[Dixielandjazz] Things that make me cringe

Patrick Cooke patcooke at cox.net
Wed Jul 28 02:41:42 PDT 2004

It seems that a lot of guys have an urge to sing like Louis Armstrong...many
even wiping their brow while they 'sing'.
     When Louis did it, it was singing....it had feeling.  The others are
merely imitating the gravel voice.  It's been done, done, and overdone.
    Please give it up, guys.  If you must sing, please do it in your own
natural voice.  Let Louis rest in peace,
     Pat Cooke

----- Original Message ----- 
From: "Bill Haesler" <bhaesler at bigpond.net.au>
To: "dixieland jazz mail list" <dixielandjazz at ml.islandnet.com>
Sent: Tuesday, July 27, 2004 6:26 PM
Subject: [Dixielandjazz] Re: No Rhythm Front Line

> Dear frontline musos,
> I have been following this thread with a great amount of yawning.
> Apart from Mike Woitowicz, who seems to give grudging support to the
> practice, we have had no comment from the rhythm people.
> Australian frontlines, from the best to the worst, have been doing this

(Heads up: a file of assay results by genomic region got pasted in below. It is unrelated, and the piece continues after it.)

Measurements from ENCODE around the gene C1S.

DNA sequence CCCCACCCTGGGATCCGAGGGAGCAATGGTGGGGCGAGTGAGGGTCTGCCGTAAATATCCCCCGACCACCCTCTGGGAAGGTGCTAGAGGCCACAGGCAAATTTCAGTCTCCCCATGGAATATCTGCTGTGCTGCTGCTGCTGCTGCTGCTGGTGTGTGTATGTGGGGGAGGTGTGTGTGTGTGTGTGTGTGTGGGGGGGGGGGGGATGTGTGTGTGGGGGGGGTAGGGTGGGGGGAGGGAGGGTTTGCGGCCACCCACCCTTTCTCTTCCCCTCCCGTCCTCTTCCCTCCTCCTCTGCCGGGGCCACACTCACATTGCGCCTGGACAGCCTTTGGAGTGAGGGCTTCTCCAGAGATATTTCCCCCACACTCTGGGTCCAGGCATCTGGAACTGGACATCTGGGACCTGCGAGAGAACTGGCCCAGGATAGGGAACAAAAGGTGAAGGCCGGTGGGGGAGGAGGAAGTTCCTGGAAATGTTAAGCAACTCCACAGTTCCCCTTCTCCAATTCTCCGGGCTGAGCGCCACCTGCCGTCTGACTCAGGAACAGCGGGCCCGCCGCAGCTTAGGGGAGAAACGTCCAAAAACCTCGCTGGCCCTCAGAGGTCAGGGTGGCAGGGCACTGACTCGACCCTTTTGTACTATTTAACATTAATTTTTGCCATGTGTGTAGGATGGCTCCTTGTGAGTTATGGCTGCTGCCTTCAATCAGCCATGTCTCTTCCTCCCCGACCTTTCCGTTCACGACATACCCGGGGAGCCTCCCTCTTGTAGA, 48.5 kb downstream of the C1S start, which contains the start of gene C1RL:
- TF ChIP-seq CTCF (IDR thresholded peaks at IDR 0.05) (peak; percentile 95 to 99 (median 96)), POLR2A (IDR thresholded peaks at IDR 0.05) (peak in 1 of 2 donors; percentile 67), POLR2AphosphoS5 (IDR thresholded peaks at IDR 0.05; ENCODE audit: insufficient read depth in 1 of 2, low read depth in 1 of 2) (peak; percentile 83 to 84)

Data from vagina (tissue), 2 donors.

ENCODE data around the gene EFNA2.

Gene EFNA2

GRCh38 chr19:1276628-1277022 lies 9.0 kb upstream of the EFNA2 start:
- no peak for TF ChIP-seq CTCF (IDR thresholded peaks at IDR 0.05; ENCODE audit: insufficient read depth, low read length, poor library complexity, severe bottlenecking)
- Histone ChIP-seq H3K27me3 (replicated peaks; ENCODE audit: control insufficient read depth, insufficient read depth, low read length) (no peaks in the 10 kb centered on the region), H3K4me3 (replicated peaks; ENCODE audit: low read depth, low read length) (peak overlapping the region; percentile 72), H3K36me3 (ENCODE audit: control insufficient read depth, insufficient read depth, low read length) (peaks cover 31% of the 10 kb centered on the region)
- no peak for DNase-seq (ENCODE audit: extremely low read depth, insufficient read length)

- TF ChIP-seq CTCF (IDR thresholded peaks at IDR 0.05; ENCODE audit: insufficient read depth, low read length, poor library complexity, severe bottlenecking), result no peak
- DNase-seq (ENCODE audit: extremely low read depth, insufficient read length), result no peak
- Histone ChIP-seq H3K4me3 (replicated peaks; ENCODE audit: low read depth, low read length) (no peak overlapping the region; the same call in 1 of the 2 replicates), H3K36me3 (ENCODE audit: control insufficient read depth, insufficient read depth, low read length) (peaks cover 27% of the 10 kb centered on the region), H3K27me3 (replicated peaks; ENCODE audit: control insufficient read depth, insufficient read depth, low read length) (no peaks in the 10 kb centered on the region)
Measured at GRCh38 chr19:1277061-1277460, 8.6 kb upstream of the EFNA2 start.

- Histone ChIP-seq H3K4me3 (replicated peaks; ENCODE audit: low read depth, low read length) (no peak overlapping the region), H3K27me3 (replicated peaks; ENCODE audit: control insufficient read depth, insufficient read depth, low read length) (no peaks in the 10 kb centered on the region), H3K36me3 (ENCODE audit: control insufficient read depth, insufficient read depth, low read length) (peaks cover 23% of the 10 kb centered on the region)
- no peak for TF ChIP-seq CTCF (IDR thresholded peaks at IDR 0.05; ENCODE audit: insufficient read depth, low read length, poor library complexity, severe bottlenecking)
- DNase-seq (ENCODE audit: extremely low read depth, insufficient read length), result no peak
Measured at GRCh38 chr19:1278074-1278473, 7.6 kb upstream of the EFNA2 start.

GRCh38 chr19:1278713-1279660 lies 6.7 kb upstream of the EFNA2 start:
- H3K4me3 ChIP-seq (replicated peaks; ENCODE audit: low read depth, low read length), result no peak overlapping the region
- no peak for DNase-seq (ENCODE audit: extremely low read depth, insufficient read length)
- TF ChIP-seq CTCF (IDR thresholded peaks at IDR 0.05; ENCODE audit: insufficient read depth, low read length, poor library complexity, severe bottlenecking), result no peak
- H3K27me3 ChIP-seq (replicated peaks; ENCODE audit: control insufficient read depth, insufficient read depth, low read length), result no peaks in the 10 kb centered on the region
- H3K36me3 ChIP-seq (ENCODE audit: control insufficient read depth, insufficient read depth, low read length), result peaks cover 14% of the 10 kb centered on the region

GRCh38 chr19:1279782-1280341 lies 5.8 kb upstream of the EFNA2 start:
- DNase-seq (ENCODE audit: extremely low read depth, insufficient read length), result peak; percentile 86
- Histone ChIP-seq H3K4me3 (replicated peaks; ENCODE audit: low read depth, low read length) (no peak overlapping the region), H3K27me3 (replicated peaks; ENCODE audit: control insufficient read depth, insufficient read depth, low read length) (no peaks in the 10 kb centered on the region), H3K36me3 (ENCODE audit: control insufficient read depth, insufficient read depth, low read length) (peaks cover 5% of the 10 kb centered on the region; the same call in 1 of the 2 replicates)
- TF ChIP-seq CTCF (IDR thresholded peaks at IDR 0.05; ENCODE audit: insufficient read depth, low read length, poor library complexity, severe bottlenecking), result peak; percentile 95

> unnecessary 'cappela thing' for at least 50 years and I have always HATED
> it.
> Why? Because, from the best to the worst, I have yet to hear it pulled off
> effectively. Pun intended. For that is what it is.
> I cringe every time a frontline man (usually without warning) suggests it.
> As do most rhythm people I perform with.
> Rhythm sections, however small, can get away without a front man. Or two
> three or four. But rarely vice versa.
> Then there are the (mainly 'New Orleans' style) frontliners who, when not
> soloing, insist on clapping along on the offbeat. Or, even worse, use a
> 'slap stick', a tambourine or some-such. Does this reflect a lack of
> confidence in their rhythm-mates?
> The thing is, that many frontline musicians, unless they also have
> experience playing in a rhythm section, can't keep time.
> They just think they can. It also makes our job in the engine room much
> harder, trying to ignore them.
> While on this subject, I will also mention musicians who think they can
> sing. And do. On practically every second song. Even in a band with a
> singer. Is it ego, or don't they like real singers?
> There was a band here in Sydney years ago in which the trumpet, clarinet
> trombone players all thought they could sing. And did.
> To the extent that only the first and last tunes in the long brackets were
> non-vocal. And, occasionally, not even those!
> There now!
> I feel much better.
> Very kind regards,
> Bill.
> PS: Please don't get me started on that woodblock 'tick-tock' or the
> off-beat 'clock' on the snare rim that many drummers now use.
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